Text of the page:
Charles Center Inner Harbor Management, Inc. was, in effect, a private nonprofit corporation with a single client — the City of Baltimore. The corporation had a contract with the Mayor and the City Council providing for the corporation to manage the planning and execution of the Charles Center and Inner Harbor projects, under the direction of the city’s Urban Renewal and Housing agency. It performed all of the activities that a city renewal agency would normally perform in project development.

All government employees, private-sector developers and contractors, and citizens clearly knew that issues pertaining to significant urban renewal projects were to be directed to Charles Center-Inner Harbor Management, Inc.

Three individuals played key roles in the history of this corporation: J. Jefferson Miller, the original general manager of the Charles Center project and first chairman of Charles Center-Inner Harbor Management, Inc.; Martin Millspaugh, president; and Walter Sondheim Jr., the corporation’s chairman from 1972-1989.

Sondheim continued to serve as the Greater Baltimore Committee’s senior advisor and was deeply involved as a mentor to business leaders and advisor to the elected leaders of Baltimore City and the State of Maryland until his death on February 15, 2007 at the age of 98.

Baltimore’s Inner Harbor Renewal – Key Dates

  • 1972 — The Constellation becomes the Inner Harbor’s first attraction
  • 1973 — Annual City Fair moves to the Inner Harbor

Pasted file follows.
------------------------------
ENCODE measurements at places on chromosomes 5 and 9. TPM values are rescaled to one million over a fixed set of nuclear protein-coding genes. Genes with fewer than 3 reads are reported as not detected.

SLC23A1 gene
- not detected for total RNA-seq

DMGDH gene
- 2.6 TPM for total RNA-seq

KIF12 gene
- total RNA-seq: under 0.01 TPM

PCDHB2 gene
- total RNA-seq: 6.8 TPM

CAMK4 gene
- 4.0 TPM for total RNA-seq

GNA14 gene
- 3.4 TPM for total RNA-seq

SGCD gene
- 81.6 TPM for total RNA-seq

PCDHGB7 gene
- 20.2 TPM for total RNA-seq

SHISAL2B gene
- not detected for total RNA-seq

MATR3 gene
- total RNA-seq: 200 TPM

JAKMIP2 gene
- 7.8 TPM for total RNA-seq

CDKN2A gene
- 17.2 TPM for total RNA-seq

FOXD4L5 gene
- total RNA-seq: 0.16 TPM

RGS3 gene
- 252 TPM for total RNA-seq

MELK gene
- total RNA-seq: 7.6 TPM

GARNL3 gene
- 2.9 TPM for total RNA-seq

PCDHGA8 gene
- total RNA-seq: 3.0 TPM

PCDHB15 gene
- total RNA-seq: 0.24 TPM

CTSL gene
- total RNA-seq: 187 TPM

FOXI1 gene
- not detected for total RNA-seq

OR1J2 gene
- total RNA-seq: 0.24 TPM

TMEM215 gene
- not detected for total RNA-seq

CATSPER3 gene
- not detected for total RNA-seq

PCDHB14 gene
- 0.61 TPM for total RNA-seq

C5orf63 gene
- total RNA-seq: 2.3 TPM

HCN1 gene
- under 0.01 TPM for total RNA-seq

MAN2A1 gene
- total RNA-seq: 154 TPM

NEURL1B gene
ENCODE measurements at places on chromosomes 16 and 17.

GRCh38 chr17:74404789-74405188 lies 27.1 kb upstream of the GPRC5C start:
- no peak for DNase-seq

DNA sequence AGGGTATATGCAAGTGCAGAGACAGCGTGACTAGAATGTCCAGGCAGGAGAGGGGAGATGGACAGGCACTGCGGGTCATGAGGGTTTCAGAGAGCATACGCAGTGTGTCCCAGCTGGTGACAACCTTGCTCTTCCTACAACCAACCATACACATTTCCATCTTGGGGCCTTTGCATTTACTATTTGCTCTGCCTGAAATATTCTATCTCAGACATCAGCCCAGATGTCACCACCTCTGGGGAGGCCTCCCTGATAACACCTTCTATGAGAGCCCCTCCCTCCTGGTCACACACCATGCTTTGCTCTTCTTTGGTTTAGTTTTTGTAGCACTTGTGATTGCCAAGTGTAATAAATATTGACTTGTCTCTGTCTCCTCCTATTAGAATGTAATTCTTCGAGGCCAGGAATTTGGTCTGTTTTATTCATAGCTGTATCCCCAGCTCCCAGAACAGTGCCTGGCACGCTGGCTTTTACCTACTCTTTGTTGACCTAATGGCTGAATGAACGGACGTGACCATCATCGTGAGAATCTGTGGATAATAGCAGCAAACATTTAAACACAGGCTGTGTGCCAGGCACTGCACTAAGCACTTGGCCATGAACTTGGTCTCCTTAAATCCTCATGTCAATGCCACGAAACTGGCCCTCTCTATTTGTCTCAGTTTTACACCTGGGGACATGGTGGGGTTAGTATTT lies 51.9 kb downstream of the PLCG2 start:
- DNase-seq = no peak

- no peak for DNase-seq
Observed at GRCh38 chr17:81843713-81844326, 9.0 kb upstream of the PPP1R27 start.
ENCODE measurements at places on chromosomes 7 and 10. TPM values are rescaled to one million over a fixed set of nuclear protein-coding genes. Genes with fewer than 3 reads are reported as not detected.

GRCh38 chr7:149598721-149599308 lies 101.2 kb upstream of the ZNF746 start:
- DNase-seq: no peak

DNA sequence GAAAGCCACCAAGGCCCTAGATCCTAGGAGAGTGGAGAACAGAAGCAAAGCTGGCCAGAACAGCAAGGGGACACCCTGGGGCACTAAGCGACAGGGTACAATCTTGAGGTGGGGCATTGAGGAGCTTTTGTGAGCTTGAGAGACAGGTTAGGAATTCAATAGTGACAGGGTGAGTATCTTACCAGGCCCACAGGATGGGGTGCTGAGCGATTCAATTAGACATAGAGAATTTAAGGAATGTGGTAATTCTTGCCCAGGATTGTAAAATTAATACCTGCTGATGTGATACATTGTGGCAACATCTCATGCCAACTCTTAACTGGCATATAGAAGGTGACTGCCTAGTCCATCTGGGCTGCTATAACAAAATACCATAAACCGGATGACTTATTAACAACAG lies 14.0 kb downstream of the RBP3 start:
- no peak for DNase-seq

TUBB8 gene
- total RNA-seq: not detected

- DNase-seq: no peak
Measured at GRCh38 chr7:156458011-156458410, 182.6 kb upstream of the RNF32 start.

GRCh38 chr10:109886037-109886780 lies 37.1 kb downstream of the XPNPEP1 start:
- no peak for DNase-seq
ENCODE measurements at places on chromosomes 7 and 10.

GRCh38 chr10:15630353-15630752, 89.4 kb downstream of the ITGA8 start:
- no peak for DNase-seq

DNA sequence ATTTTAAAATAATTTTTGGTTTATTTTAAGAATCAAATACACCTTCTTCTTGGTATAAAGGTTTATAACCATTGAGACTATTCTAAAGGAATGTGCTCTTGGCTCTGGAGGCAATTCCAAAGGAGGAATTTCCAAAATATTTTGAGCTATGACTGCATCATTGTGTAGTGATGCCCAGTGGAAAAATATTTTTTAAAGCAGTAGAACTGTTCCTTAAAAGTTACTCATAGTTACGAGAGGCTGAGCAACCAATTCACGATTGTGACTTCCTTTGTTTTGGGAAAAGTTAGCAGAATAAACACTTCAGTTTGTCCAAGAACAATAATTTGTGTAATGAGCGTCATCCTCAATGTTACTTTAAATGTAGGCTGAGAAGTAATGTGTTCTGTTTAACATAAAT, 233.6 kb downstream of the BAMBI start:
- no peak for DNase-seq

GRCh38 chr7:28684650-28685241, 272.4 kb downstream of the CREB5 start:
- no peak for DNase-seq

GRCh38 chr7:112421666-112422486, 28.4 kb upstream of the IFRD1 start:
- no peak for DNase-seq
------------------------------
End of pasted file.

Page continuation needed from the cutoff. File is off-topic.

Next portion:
• 1976 — Bicentennial Celebration, Tall Ships Visit Baltimore; Maryland Science Center opens; Rash Athletic Field opens; World Trade Center completed; Harborplace wins voter approval
  • 1979 — Baltimore Convention Center opens
  • 1980 — Harborplace opens
  • 1981 — National Aquarium opens; Hyatt Regency Hotel opens
  • 1988 — The Gallery at Harborplace opens
  • 1990 — Marine Mammal Pavilion added to National Aquarium
  • 1992 — Camden Yards opens
  • 1998 — Ravens Football Stadium opens
  • 2000 — Marriott Waterfront Hotel opens

GBC’s Broad Range of Initiatives, Regional Impact

In addition to taking the lead in the development of Charles Center and the Inner Harbor, the GBC has initiated or played lead roles in dozens of other major projects that have greatly impacted Baltimore City and the region, including:


  • Construction of Jones Falls Expressway
  • Development of Friendship Airport (now BWI)
  • Construction of Baltimore Civic Center
  • Creation of the Maryland Port Authority
  • Creation of the Mass Transit Administration


  • Created the Development Credit Fund for minority business
  • Business partnerships for Baltimore City schools
  • Baltimore Convention Center
  • Development of Westside Skills Center
  • Created The Leadership program
  • Created the CollegeBound Foundation
  • Key player in long-term Orioles lease and new stadium plans


  • Location of Ravens NFL franchise in Baltimore
  • “Smart on Crime” strategy
  • Life sciences strategy for regional growth
  • Baltimore Convention Center expansion
  • Launched Greater Baltimore Tech Council
  • Launched Greater Baltimore Alliance
  • Launched Hippodrome Theater project
  • Homicide reduction initiative
  • City-State reform of Baltimore City Public Schools
  • Management reform of city government and Baltimore City Public Schools
  • Strengthening Inner Harbor Planning and Management
  • West Side revitalization
  • East-Side life sciences park and revitalization; regional bioscience initiative
  • Strengthening regional transportation planning and funding
  • Bridging the Gap minority business development initiative